For thousands of years the “eternal” flames of Baba Gurgur have burnt on near the city of Kirkuk in northern Iraq, inspiring legends, hope and simple warmth.
Baba Gurgur: The gush that started the rush
Crude shot hundreds of feet into the air in Iraq in 1927 in a display that foretold of unimaginable wealth in the region. Now a Arabic translation of an oil explorer’s work tells of the many people who started the business in black gold.
For thousands of years the “eternal” flames of Baba Gurgur burnt on near the city of Kirkuk in northern Iraq, inspiring legends, hope and simple warmth.
Women who believed them to have magical properties approached to ask that they bear a baby boy rather than a girl, while shepherds sought heat for their flocks in the cold winter.
The name translates from Kurdish into “Father of Eternal Fire”. It emanates rumbling from far beneath the earth’s surface because of gases that eventually inspired a team to start digging for one of the world’s most precious resources.
Oil was struck at 3am on October 15, 1927, by the Turkish Petroleum Company, the forerunner of the Iraq Petroleum Company. From then, Baba Gurgur became known as the world’s largest oilfield.
“Like an eruption from hell, first with a rumble, then with a deafening roar, oil burst out of the ground and rose above the derrick, raining down black crude and rocks on the surrounding wadi and filling nearby hollows with poisonous gas,” wrote Michael Quentin Morton in his book, In the Heart of the Desert: the Story of an Exploration Geologist and the Search for Oil in the Middle East.
Baba Gurgur was dethroned when the larger Ghawar field was found in Saudi Arabia in 1948.
Morton’s book focuses on his father Mike, who as an exploration geologist traversed the more remote parts of the Middle East between 1945 and 1984.
The book covers events in the UAE, Palestine, Iraq, Qatar, Oman and Yemen, which shaped the world in ways that continue to this day.
The book, which was published in 2006, has been translated into Arabic by the National Archives and was launched at the Abu Dhabi International Bookfair last month. The translation is timely.
“For us to know our future, we must know our past,” says Dr Abdulla El Reyes, director general of the National Archives. “The National Archives translated this book for its great importance as a reference. It is a critical history book, carefully documenting the story of oil and pre-oil era, showcasing the social, geological and political aspects and how it impacted the UAE and the Gulf region as a whole.”
With rare photos, maps and even caricatures, its 425 pages are a true journey back into time.
“It is a book that should be read by all who want to know about our past,” Dr Al Reyes says.
Morton grew up in Qatar, Bahrain and Abu Dhabi in the 1950s and 1960s and, after qualifying as a barrister, spent more than 30 years in a legal career.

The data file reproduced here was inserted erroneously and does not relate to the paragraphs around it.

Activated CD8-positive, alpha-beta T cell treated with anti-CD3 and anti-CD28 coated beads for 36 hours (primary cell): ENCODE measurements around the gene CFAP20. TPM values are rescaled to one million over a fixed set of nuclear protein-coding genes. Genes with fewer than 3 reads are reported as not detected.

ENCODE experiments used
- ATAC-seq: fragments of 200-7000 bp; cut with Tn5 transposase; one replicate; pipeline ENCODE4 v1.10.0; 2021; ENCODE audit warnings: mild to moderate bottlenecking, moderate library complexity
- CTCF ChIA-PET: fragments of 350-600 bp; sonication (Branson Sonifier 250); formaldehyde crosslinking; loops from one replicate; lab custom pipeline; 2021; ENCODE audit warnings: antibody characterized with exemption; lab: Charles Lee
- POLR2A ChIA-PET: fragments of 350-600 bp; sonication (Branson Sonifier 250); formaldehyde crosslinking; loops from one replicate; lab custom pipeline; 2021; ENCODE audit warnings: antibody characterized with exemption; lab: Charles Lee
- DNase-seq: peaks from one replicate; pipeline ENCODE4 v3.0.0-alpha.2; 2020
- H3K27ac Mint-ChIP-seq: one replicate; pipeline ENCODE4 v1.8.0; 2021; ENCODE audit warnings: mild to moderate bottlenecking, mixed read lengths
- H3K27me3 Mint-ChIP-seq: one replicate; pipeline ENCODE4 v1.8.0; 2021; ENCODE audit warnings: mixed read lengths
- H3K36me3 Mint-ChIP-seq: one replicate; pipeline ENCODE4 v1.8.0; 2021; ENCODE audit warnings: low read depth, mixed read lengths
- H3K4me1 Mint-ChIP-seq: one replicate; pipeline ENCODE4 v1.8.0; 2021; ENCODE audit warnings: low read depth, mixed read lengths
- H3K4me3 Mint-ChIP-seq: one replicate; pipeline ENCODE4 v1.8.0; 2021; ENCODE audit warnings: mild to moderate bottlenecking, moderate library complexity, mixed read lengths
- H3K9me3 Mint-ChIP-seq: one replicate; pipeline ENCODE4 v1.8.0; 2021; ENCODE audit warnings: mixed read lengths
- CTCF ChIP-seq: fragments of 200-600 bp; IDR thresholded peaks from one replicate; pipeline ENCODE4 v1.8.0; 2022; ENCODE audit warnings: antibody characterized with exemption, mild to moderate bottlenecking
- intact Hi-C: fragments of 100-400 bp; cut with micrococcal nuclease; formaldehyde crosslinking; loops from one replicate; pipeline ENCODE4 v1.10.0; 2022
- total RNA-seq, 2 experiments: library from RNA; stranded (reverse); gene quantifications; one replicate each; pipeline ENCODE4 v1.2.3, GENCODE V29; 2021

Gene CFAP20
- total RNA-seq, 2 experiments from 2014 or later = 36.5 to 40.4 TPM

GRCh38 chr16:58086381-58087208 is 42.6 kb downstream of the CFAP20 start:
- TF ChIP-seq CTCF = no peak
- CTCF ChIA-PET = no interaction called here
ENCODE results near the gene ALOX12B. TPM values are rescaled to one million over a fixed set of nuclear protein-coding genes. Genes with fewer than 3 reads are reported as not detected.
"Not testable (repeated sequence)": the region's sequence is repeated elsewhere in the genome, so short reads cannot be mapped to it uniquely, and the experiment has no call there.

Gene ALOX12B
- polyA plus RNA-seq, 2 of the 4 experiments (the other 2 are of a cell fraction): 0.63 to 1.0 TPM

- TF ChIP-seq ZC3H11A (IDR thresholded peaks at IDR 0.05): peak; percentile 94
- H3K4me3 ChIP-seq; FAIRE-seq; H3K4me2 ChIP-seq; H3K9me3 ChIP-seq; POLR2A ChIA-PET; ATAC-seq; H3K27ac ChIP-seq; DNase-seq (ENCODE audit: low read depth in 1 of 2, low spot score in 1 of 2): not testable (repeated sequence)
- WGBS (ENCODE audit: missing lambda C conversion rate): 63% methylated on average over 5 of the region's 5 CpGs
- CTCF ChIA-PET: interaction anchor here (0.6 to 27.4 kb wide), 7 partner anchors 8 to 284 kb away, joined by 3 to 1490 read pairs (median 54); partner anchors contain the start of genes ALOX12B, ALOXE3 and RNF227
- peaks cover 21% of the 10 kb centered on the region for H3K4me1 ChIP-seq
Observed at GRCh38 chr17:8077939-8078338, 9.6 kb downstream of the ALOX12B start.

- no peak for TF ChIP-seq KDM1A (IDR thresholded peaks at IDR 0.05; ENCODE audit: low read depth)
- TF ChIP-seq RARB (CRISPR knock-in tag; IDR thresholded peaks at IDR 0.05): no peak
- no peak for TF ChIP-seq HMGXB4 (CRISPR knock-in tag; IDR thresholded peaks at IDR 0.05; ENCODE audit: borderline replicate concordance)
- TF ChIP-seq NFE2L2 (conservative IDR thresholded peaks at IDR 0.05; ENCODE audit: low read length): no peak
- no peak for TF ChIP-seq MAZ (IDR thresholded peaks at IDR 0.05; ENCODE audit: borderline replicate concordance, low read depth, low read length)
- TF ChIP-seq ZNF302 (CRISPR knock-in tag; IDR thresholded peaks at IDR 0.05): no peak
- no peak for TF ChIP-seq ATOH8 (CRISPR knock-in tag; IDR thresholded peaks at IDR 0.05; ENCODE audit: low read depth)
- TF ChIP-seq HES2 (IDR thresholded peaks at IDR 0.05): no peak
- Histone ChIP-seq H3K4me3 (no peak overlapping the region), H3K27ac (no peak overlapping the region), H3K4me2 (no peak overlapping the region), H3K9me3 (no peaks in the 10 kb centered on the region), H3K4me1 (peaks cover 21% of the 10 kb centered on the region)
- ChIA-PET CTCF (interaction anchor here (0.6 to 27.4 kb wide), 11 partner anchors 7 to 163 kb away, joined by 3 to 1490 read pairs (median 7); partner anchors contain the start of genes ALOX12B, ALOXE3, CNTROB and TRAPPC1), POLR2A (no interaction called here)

He has written six books, of which four have been translated into Arabic by the National Archives. These include Black Gold and Frankincense (2010), a book of photographs taken mainly by his father and his colleagues during their exploration of southern Arabia between 1947 and 1971.
An account of the discovery and development of offshore oil in the UAE entitled The Petroleum Gulf, and Keepers of the Golden Shore: A History of the United Arab Emirates, is also being translated by The National Archives.
“In the Heart of the Desert is a biography of my father, who was a field geologist in the Middle East at a time when many parts of the region were relatively unexplored,” says Morton, 62. He lives in Kent, in the UK, but regularly travels to Abu Dhabi.
“By translating this book into Arabic, it will allow Arab readers to access an important part of their history, the search for and discovery of oil.
“I started writing after my father passed away in 2003. I discovered that the story of oil exploration was well worth telling because it provided a different perspective about the region.
“Most western accounts of the period were by British diplomats or military men and there was little about the early oil explorers.”
Emiratis will find the book significant because it explores the foundations of the UAE’s prosperity.
“I also hope they will learn that the discovery of oil was not the work of one individual but of many people from different backgrounds and cultures working together with a common purpose,” Morton says.
“My book enabled me to preserve the many stories my father told me when I was young, and I hope it will demonstrate the importance of oral history.”
The book offers rare drawings, including cartoonesque sketches by Morton Sr, and maps such as one from 1945 with Palestine written across lands that are now occupied by Israel.
There are black and white photos of tribes removing worms from the nose of a camel, or holding a dhub lizard – a delicacy of the desert.
“While it is not always possible to draw exact lessons from history, I think the way that Emiratis recovered from the loss of the pearl trade and adapted to the massive changes from oil demonstrates that they are a resilient and resourceful people,” Morton says.
“I doubt that it is possible to go back to the way it was before the oil arrived, however retaining the traditional ways is an important part of the national identity.”